Wednesday, July 18, 2018

Neymar’s attitude won’t stop him winning the Ballon d’Or, but it could stop him from becoming football’s post-Messi & Ronaldo darling

Dan Steeden in Editorial 19 Sep 2017

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‘He [Neymar] tries to over-react a bit to make the defender step off,’ said Mikael Lustig last week. The Celtic defender, referring to PSG’s £200m man Neymar, also noted that if the Brazilian ‘wants to be liked as much as Messi, maybe he needs to stop that.’

Perhaps it is easy to disregard these comments as the bitter complaints of a defender who has just scored an own goal and seen his team concede five times at home to PSG, but Lustig makes an important point. Neymar is the future of football, the flag bearer for the post-Messi and Ronaldo era, but his attitude is raising alarm bells about whether or not he is a suitable role model for the next generation of players and fans.

There is no doubt that Neymar is one of the worlds best. The Brazilian already has four goals and four assists in four Ligue 1 games for PSG, and was involved in 164 goals in his 186 appearances for Barcelona. Away from the statistics it is that fact that he is so exciting to watch, with pace, skill and flair, that sets him apart from so many other players. However, his career has often been marred by controversy and conflict, and it seems that has already begun at PSG.

Selfish Play

Neymar has a huge amount of confidence in his own ability, and perhaps rightly so, but there have been times in his career where this mind-set has been detrimental to the team and his rapport with teammates. This was evident last weekend during PSG’s 2-0 win over Lyon, just a month after Neymar’s arrival at the Parc de Princes. The Brazilian came to blows with teammate Edinson Cavani over who was going to take a penalty kick. Cavani ended up taking, and missing, the penalty and the argument between the two players continued into the changing room. According to L’Equipe, ‘It took the intervention of his compatriot and captain Thiago Silva to avoid a physical confrontation between the two Parisian players.’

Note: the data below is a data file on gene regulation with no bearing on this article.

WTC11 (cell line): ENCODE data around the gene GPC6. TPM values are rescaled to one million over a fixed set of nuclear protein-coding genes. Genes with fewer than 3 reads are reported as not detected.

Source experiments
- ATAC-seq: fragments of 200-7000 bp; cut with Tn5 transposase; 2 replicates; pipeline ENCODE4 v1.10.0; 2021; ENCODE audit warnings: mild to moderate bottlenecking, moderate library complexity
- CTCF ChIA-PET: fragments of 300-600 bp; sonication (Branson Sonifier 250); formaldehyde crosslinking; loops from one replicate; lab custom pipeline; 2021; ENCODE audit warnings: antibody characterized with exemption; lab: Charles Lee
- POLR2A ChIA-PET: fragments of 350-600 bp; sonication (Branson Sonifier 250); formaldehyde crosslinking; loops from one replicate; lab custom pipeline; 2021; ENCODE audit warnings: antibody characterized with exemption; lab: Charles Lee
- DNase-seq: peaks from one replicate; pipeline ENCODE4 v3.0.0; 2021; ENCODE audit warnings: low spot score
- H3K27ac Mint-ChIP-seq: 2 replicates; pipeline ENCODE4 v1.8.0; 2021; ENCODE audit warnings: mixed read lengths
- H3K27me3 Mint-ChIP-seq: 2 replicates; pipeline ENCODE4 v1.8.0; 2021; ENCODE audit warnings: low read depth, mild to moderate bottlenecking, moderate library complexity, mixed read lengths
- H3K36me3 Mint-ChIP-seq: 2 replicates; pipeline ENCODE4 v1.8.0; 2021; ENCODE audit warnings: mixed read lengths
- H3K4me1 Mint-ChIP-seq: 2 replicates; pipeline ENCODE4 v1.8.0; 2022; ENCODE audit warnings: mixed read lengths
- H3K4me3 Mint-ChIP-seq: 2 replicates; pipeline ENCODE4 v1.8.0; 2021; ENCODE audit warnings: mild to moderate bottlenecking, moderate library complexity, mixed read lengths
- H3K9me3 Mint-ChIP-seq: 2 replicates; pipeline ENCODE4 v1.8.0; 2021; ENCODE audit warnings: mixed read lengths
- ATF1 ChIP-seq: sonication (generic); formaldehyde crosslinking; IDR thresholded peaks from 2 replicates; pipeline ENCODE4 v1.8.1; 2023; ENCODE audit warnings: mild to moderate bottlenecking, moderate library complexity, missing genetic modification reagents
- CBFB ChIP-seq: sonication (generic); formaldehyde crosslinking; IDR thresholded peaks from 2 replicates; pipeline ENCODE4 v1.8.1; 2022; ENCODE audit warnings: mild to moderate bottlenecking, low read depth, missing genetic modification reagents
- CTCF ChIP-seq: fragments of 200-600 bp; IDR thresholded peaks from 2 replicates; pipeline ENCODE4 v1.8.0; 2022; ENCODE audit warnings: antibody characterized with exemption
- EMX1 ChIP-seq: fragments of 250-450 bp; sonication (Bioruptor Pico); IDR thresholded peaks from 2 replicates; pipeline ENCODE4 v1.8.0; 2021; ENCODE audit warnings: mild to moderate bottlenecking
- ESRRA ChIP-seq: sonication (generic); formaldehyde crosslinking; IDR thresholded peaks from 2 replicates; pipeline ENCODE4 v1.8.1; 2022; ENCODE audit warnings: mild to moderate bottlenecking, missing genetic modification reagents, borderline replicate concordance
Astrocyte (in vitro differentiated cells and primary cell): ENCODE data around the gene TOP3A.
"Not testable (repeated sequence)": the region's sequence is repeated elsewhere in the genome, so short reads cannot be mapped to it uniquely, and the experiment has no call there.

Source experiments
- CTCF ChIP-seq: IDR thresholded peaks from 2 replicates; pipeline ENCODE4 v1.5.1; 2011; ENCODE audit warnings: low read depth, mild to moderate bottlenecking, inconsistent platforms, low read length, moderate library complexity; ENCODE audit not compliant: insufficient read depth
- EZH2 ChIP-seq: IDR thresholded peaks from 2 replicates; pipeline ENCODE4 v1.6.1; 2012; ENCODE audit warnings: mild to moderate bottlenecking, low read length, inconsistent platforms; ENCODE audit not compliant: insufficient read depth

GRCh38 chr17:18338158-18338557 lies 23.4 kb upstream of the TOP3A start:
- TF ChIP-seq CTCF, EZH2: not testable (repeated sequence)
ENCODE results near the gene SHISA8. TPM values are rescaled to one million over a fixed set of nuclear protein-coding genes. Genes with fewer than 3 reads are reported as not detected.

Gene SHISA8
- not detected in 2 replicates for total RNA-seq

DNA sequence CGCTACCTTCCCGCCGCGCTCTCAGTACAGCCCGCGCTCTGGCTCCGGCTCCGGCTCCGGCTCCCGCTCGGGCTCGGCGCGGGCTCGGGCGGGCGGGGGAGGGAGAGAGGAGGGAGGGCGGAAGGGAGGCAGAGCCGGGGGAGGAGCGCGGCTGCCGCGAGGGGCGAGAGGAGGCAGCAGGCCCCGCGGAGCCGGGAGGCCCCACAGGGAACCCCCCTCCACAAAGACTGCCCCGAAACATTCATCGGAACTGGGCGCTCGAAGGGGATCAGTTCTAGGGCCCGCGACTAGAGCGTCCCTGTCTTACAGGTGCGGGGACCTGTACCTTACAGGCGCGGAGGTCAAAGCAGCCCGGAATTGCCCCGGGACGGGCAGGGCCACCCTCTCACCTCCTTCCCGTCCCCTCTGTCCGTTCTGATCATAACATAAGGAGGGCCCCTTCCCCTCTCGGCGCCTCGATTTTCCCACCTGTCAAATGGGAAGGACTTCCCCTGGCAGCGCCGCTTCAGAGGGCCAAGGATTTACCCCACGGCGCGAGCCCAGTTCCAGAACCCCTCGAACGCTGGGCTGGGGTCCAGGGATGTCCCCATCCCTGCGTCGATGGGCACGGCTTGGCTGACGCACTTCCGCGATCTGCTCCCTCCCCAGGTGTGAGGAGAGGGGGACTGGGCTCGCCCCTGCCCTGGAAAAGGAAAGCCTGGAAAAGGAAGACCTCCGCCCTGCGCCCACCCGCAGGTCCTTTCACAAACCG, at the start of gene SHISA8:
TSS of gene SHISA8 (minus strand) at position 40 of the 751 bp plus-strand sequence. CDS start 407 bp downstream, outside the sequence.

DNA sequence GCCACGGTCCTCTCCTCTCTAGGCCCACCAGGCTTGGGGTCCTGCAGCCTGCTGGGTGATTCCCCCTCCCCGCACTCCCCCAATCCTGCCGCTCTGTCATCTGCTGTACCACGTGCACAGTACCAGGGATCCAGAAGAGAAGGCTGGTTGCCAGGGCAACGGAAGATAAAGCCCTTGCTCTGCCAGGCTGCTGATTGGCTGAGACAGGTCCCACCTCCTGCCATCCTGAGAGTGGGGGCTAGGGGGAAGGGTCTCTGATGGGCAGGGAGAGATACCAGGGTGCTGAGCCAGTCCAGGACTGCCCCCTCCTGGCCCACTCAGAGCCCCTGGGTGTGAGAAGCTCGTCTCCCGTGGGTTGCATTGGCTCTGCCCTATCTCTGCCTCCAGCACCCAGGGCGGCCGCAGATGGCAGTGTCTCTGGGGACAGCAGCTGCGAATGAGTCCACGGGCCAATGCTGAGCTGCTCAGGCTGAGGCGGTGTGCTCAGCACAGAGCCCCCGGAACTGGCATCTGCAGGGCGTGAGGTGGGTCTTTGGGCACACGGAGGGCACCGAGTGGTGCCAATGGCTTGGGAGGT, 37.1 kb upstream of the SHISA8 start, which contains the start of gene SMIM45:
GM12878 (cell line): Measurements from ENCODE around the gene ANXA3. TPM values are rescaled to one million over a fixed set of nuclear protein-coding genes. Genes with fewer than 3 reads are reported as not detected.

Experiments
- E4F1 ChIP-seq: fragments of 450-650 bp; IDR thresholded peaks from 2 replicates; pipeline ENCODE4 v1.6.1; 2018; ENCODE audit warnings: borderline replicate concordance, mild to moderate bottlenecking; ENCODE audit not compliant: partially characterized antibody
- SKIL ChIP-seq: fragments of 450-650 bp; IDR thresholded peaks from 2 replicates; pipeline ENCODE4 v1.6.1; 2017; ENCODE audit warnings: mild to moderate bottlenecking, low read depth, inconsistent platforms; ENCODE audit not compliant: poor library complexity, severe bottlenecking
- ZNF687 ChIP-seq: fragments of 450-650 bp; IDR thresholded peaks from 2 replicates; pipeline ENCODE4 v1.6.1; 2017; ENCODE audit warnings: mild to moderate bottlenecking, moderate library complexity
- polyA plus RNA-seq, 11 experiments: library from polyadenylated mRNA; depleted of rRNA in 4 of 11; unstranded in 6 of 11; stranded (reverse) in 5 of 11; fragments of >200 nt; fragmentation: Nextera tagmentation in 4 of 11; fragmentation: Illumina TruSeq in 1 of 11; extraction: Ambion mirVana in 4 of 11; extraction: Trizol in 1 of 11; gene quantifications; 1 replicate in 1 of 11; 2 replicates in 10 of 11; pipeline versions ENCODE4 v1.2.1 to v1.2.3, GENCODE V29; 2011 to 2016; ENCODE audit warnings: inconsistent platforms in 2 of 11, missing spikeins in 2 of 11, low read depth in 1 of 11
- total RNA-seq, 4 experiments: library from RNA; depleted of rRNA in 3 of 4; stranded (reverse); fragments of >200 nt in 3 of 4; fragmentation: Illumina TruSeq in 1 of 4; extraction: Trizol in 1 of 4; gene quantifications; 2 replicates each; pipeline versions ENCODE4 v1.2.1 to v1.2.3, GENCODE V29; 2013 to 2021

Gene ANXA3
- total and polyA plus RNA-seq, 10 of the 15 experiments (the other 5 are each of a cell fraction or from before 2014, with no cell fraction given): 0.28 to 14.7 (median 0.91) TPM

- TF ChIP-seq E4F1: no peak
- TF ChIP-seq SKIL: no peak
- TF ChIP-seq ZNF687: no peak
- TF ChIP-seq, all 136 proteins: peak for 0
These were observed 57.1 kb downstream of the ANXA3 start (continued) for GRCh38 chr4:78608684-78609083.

This is not the only time that Neymar has been criticised by teammates for his selfish attitude. Back in April 2016 when the Brazilian was still at Barcelona, he launched a foul-mouthed tirade at left back Jordi Alba after the Spaniard failed to pass him the ball. Then just a month later, after Barcelona’s Champions League quarterfinal defeat to Atletico Madrid, Neymar was criticised by Javier Mascherano. The defender is alleged to have shouted: “No has de ser tant egoista. Pensa més en l’equip.” (You don’t have to be so selfish. Think more about the team.)

Neymar has claimed that he is not obsessed with winning the Ballon d’Or, but from his display at the Parc de Princes last weekend it seems as if the award may be in the back of the Brazilian’s mind. The danger is that Neymar starts to see himself as the best player at PSG, which perhaps he is, and that this leads to a sense of entitlement, which is already evident from his attempts to claim the penalty. If he becomes fixated on individual statistics and awards (he is 3/1 to finish as the top scorer in Ligue 1) then it will be detrimental to his team’s performances. Four assists in his first four games is a promising counter to this concern, but Neymar needs to develop a healthy relationship with his teammates in order for the team to succeed.